In this regard, the Secretary of the Dicastery for Legislative Texts also commented on the Provisional Agreement between the People’s Republic of China and the Holy See on the appointment of Chinese bishops, signed in September 2018 and renewed for the second time last October. .
The Agreement on Episcopal Appointment Processes in China – underlines Archbishop Arrieta – aims to guarantee that the appointments of bishops to head Catholic communities are made “by mutual agreement between the Chinese government and the Pope”, which, according to which is also defined by the Code of Canon Law, has the prerogative of freely appointing bishops or confirming “those who have been legitimately elected” (Can. 377, §1).
Archbishop Arrieta also underlines that in the relations established to sign the Agreement and verify its concrete application, the Holy See and “the legitimate authorities of the Chinese people” recognize each other as interlocutors.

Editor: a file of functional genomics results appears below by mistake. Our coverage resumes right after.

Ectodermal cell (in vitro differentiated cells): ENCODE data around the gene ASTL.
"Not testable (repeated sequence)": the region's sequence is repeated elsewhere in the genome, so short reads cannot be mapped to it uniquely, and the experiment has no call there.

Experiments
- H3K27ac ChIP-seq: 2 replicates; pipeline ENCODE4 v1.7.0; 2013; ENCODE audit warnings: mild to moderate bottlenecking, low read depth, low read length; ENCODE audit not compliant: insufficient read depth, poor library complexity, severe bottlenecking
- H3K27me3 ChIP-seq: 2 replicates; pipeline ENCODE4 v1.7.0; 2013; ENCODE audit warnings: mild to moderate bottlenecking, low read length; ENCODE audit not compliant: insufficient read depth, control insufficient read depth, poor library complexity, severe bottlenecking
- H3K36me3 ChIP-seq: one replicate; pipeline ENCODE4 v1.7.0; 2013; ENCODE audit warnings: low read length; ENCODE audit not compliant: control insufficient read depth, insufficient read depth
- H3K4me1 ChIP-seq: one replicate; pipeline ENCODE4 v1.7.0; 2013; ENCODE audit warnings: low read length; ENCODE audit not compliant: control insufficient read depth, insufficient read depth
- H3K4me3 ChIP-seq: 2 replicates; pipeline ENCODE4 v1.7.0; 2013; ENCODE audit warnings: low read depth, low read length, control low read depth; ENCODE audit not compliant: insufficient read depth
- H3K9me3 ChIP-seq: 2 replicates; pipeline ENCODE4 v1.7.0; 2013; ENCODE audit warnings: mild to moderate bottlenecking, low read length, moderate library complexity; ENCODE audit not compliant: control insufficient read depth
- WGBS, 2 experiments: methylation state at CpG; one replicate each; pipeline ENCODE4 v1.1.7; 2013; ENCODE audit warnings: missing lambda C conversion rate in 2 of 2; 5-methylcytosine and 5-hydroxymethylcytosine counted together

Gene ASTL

In the video interview, the secretary of the Dicastery for Legislative Texts also points out that the direct participation of civil authorities in the procedures for appointing Catholic bishops is certainly not a Chinese prerogative or a novelty in the history of the Church.
In this sense, Bishop Arrieta, born in Vitoria, in the Basque Country, recalls what happened in Spain during the time of Francisco Franco, when to elect the Spanish bishops “the government presented three names, and the pope chosen”.
In the opening lines of the video interview, Bishop Arrieta confides that he spent 20 years cultivating relationships and exchanges with “Chinese friends” and that he visited China and was impressed by these people “to ancient culture”. Arrieta adds that he is not officially and directly involved in the relations of the Holy See with the representatives of the Chinese government, and at the same time reaffirms his commitment to work according to his skills to increase confidence in the relations between the Holy Headquarters and Beijing, also cultivate cultural relations and friendships with Chinese scholars and scholars.
Archbishop Arrieta refers to his efforts to disseminate the study of ecclesiastical law in China, in order to offer avenues for reflection and deepening for those interested in civil law regulations relating to communities of believers in China.